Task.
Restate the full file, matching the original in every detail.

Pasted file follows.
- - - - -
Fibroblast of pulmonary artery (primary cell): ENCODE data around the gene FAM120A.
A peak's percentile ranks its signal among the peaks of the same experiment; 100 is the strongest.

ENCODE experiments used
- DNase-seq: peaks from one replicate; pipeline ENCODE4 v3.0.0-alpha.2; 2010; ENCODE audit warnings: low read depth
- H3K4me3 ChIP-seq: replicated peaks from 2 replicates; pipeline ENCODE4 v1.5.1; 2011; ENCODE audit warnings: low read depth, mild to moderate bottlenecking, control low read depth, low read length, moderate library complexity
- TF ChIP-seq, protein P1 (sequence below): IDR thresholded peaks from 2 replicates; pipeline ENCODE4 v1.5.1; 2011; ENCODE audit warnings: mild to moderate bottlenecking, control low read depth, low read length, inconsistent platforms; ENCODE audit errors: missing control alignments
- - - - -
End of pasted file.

Fibroblast of pulmonary artery (primary cell): ENCODE data around the gene FAM120A.
A peak's percentile ranks its signal among the peaks of the same experiment; 100 is the strongest.

ENCODE experiments used
- DNase-seq: peaks from one replicate; pipeline ENCODE4 v3.0.0-alpha.2; 2010; ENCODE audit warnings: low read depth
- H3K4me3 ChIP-seq: replicated peaks from 2 replicates; pipeline ENCODE4 v1.5.1; 2011; ENCODE audit warnings: low read depth, mild to moderate bottlenecking, control low read depth, low read length, moderate library complexity
- TF ChIP-seq, protein P1 (sequence below): IDR thresholded peaks from 2 replicates; pipeline ENCODE4 v1.5.1; 2011; ENCODE audit warnings: mild to moderate bottlenecking, control low read depth, low read length, inconsistent platforms; ENCODE audit errors: missing control alignments